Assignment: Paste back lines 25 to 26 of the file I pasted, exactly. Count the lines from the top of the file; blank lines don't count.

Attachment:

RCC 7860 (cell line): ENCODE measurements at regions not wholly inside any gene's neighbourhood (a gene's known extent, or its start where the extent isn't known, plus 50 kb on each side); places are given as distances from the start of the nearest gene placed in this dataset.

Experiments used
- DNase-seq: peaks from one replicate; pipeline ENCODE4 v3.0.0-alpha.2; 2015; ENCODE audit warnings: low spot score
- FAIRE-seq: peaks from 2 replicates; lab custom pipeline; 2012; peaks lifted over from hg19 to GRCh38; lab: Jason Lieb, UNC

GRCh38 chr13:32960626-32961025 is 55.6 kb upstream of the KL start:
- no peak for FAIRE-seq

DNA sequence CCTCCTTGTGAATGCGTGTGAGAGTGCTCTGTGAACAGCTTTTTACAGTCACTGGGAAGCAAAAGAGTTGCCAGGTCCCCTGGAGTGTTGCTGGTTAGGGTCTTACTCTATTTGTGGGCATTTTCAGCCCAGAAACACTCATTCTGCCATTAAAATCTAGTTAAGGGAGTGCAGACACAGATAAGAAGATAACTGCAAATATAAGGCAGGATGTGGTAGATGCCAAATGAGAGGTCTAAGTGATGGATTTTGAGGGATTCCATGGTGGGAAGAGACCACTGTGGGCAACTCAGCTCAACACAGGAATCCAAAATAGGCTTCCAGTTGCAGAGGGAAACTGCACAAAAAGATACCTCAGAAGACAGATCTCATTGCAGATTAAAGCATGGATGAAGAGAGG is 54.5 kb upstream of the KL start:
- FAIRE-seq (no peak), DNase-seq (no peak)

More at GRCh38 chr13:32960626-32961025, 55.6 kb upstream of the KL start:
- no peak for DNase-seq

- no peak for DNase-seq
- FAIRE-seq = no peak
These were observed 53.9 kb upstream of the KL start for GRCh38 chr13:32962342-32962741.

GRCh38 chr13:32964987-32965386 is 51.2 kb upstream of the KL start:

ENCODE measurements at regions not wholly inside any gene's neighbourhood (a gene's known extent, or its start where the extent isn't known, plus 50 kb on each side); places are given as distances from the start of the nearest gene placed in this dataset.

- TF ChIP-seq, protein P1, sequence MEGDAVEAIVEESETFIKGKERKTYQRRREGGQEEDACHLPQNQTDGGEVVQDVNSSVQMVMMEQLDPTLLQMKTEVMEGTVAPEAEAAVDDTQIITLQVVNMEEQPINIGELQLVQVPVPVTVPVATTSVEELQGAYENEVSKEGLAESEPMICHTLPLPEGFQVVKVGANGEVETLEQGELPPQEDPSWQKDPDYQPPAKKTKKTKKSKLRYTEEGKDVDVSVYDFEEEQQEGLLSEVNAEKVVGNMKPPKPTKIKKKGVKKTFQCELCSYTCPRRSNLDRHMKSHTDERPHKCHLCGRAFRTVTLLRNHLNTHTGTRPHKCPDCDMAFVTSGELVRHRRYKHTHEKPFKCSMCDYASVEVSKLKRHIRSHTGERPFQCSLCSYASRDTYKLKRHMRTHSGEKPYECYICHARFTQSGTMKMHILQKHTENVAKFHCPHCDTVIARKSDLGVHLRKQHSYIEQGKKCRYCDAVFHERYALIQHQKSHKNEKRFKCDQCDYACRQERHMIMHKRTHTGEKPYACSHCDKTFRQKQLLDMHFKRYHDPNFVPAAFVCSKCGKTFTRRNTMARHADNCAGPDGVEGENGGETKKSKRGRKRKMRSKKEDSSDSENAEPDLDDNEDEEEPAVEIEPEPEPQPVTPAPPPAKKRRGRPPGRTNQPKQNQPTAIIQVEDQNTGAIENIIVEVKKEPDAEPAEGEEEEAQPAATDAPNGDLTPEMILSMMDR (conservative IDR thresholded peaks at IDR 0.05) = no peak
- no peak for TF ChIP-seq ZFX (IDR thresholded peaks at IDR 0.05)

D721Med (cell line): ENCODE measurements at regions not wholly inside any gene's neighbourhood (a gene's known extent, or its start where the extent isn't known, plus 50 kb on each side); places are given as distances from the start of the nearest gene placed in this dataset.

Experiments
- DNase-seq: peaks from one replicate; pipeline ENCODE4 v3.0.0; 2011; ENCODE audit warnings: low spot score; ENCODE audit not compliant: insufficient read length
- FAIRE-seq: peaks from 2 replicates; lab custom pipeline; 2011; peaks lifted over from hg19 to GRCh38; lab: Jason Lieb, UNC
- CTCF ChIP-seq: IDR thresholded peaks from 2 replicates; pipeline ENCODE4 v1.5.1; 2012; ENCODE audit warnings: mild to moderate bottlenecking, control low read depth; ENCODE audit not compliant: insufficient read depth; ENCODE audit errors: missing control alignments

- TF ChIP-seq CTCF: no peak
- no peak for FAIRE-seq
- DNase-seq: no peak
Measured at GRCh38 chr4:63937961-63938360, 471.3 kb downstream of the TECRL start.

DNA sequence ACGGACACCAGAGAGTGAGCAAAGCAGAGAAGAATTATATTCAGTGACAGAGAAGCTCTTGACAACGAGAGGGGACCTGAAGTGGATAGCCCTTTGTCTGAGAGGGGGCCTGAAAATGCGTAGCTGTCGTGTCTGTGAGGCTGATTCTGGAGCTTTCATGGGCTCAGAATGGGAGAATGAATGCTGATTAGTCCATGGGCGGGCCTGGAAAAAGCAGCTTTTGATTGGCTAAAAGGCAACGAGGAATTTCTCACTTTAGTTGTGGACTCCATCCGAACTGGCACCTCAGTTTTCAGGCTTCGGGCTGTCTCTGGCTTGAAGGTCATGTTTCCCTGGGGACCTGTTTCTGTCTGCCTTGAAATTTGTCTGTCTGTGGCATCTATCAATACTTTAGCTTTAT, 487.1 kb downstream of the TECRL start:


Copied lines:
- DNase-seq: no peak
Measured at GRCh38 chr4:63937961-63938360, 471.3 kb downstream of the TECRL start.